Tuesday, September 13, 2011

Chapter 42: Nate

Don walked out to the front patio of his store and looked over Fairmont Street. The grass was green and a gentle breeze blew and made Don smiled. Don waved at a jogger going by. He reflected on the insanity of going to City Church the night before and decided to text Nate Graybill. Over the past couple months, Nate had become a good friend and a man who cared enough to visit his shop, invite him to church, and take him to lunch. Nate was insanely obtuse, and Don had let him know it with many a middle finger—but he liked and respected Nate.

Don pulled out his phone and texted Nate. Texting, Don had thought was only for young guys, but Brit had convinced him that he could do it too, and so now every spare moment left him texting instead of emailing. Emailing was so cumbersome—texting was fantastic.

He shot off his text to Nate. “I went to a men’s bible study last night and was verbally attacked by one of the church guys. He screamed and jumped up and down saying my beliefs were invalid because I didn’t at this point believe the entire Bible. He said I was going to Hell. It was crazy. If I told him I was gay he would of had a coronary. Now, obviously I no longer see Christians as a group. He was insane and pissed off at my Harley Davidson T-shirt.  He even took off his shirt and tried to cover me up. I was laughing so hard and no one tried to stop his tirade. I would never let any guest or customer of mine be attacked. I don’t understand. I didn’t need protecting. I could handle him, but how do you handle apathy?”

“Sorry that happened, Don,” Nate texted back. “Remember, there are still many of us out there that are immature in our understanding of ourselves and God. Wasn't at Watermark was it?”

Don sat back on his stool, placed his phone on the counter and texted back. “There was a Watermark guy there, but it was at a place called City Church on Carroll Ave. I think the pastor is Dennis Weir. I no longer lump all Christians into a group. I’m one too. If that had happened at Watermark, you would probably be in a staff meeting right now, hopefully.”

 “There certainly would be some conversations. Unfortunately, it is situations like that that make the press—the public rarely sees the rest of us.” Nate texted back after a two minute delay.

Don smiled in agreement. Christians could be such idiots. He texted Nate, “I understand, that same press sees the drag queens and other oddities. I’ve prayed for that guy and going forward I’m not judging his beliefs, but I’m definitely judging his etiquette.”

“Yes and great to pray for him,” Nate texted. “Should do both if he claims the name of Christ.”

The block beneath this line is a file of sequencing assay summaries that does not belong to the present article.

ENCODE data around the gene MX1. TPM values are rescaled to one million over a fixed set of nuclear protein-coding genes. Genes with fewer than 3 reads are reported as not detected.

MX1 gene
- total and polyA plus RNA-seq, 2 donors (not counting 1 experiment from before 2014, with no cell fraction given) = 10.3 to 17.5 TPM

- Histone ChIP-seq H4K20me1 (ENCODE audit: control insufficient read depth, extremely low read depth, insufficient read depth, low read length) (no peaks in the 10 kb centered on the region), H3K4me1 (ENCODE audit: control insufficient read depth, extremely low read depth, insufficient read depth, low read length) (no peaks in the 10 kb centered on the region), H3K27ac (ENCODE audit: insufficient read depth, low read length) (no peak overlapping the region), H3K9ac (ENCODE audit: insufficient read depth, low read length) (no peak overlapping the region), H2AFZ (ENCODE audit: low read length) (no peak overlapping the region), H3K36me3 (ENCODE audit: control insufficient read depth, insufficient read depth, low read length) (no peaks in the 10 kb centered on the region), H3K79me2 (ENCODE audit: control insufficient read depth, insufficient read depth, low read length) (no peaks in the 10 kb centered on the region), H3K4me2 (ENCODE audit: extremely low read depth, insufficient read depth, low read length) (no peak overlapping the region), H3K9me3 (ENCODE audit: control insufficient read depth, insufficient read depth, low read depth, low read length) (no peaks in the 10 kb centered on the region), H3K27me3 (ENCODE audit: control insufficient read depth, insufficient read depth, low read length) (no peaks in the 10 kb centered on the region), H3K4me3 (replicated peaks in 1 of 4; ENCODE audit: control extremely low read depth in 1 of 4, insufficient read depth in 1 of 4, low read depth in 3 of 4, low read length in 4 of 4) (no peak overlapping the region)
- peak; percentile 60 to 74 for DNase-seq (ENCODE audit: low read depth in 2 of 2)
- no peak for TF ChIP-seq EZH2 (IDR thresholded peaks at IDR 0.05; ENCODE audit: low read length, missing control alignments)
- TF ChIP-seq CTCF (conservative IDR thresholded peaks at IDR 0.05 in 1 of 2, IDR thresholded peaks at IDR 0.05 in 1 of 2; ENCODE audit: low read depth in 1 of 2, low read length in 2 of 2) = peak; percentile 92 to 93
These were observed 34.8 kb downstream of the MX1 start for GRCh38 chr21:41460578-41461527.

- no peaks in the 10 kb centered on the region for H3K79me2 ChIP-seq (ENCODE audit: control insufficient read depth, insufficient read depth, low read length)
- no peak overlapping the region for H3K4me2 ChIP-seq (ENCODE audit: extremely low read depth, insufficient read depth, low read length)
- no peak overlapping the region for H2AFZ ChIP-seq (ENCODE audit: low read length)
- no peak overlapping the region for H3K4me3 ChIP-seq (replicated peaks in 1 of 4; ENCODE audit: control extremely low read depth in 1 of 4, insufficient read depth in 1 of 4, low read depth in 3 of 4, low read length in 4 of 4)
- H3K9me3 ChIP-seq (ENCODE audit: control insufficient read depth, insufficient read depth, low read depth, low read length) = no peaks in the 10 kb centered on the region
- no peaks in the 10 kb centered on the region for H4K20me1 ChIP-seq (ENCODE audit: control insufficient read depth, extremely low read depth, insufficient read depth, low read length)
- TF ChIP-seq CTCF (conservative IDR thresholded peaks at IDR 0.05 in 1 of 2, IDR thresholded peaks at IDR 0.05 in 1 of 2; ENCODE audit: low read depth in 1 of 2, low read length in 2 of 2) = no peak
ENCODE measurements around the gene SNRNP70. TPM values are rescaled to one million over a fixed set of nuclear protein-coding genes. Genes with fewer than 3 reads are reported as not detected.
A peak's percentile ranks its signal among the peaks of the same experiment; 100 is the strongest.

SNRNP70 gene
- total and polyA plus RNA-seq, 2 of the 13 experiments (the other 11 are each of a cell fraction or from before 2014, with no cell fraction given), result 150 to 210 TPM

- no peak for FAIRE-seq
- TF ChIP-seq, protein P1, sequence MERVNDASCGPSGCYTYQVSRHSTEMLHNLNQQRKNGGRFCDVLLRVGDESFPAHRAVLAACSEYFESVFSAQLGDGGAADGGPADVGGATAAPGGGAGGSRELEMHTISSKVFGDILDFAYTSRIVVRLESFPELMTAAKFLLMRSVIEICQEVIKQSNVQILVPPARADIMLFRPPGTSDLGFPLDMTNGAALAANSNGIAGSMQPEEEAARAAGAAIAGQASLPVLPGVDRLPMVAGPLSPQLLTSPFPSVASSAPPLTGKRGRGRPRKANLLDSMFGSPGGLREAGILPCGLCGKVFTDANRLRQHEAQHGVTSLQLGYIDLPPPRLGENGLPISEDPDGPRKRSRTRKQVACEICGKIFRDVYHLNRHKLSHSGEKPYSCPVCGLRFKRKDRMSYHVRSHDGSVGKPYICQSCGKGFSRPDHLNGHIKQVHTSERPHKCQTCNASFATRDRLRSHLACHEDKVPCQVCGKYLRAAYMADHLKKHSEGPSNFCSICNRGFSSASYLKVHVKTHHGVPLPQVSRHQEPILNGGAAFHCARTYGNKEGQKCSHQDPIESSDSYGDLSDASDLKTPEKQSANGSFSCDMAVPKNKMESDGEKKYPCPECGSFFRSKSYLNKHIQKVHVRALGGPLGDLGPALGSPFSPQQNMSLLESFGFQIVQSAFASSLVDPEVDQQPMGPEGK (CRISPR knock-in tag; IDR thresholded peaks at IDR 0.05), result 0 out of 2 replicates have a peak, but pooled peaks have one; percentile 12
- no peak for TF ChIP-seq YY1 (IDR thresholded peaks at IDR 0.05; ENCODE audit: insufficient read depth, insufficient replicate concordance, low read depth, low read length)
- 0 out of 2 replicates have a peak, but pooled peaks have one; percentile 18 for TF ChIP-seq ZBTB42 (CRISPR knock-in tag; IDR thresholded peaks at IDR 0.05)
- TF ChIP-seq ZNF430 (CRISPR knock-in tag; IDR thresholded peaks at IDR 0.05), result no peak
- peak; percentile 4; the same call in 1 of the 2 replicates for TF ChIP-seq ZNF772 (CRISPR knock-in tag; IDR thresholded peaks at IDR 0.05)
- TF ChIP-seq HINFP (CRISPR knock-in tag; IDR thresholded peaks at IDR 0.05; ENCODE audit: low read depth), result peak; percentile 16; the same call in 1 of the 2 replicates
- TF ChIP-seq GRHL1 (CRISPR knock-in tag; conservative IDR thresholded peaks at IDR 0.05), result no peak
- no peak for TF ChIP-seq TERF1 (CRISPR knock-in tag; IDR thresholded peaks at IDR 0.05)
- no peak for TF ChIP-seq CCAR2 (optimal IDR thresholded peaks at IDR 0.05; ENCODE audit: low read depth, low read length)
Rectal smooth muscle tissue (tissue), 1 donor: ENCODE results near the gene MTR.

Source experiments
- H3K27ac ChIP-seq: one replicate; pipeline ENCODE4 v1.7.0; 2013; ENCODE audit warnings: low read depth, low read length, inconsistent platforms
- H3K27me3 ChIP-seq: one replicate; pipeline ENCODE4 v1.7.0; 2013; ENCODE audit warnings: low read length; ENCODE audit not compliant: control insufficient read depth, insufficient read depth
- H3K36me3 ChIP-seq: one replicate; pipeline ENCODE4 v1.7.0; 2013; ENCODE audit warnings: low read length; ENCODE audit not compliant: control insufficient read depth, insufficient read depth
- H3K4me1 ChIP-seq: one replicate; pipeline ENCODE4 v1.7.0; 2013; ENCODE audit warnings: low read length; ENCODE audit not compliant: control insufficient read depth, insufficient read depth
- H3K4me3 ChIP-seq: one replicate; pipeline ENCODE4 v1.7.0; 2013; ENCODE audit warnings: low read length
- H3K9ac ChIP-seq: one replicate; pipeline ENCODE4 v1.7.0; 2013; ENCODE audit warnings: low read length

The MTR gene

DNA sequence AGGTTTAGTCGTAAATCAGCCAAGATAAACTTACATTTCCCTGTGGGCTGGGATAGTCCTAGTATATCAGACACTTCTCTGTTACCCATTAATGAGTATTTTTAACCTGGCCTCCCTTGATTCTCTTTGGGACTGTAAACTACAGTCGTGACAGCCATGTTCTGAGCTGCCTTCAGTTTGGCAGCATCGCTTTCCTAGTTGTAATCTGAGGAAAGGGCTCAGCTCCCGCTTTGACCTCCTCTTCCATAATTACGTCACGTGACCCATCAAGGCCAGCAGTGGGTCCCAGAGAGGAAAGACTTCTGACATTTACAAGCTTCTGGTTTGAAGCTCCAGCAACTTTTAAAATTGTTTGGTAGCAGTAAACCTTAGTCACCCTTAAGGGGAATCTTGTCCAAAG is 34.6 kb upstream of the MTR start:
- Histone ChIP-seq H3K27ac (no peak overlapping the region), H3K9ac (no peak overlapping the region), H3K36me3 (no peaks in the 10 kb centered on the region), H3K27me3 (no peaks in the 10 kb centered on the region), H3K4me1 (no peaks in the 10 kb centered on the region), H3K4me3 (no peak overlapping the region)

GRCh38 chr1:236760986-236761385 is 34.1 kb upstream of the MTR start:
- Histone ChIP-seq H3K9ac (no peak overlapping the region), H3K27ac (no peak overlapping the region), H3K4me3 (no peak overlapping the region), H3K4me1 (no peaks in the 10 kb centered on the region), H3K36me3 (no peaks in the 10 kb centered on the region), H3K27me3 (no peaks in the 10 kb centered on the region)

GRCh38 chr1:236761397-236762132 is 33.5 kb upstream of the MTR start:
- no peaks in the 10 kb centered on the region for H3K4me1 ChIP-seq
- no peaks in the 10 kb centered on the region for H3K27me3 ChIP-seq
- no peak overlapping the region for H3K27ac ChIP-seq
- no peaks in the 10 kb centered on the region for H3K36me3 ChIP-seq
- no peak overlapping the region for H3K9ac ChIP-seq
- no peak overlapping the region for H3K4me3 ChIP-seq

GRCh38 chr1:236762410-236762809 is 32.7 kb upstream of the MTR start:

Don stared at his cell phone puzzled. Nate was always cryptic. “I don’t understand,” he texted.

Five minutes passed as Don impatiently stared at his phone and tried to busy himself with miscellaneous shop work. Finally Nate hit him back, “You should judge both for those claiming Christ. Jesus was hardest on hypocrites of the temple. See also Paul/Peter in Galatians, 1 Cor 6, Jude, etc. Off top of head while driving.”

“I’m in no position to judge anyone’s beliefs. What are you doing texting while driving? Some role model you are,” Don texted back.

“Actually as a believer and student of God you are in that position, since you have access to His Word and seek to understand/become Christlike—see Bereans. :)” came the reply.

Don paced. He didn’t know why people like Nate got under his skin. He didn’t know why he liked them so much. He just did. “I’m a pathetic believer. And may I say **** you and shoot you the finger. But I have never been a total disrespectful ass,” Don texted.

“Thanks, I needed that today :) pretty pathetic myself,” Nate texted.

There it was—that humility thing that these Cocky Christians continually pulled off that forced Don to like people like Nate and Chris and everyone else. He knew that God was doing something, but he couldn’t quite make out exactly what. Don wrote Nate back, “You are a miracle. God is using you and me. If that’s not humbling, then we are arrogant asses.”

“Look @ you, preaching to the pastor! Very humbling, because I am an arrogant ass. But like Peter said, "Where else could I go, Lord? You have the words of life!” Nate texted.

“Yep, preaching to a preacher. Well someone has to. It may as well be the guy who’s been cursing you.” Don smiled at his wit.

“Very good MSG coming Sunday-Wagner is off again.” Nate said.

Thank God, Don thought. Todd had a tendency to ramble on for an hour quoting every bible passage he knew, but saying absolutely nothing. Although, Don had nothing against the man, he couldn’t handle an hour of Todd. Nate, however, through the amount of time that he had put into Don had earned the right to have Don make a special trip to hear him speak. “If Mark isn’t preaching at PCPC I will see about it. Are you preaching?” Don texted.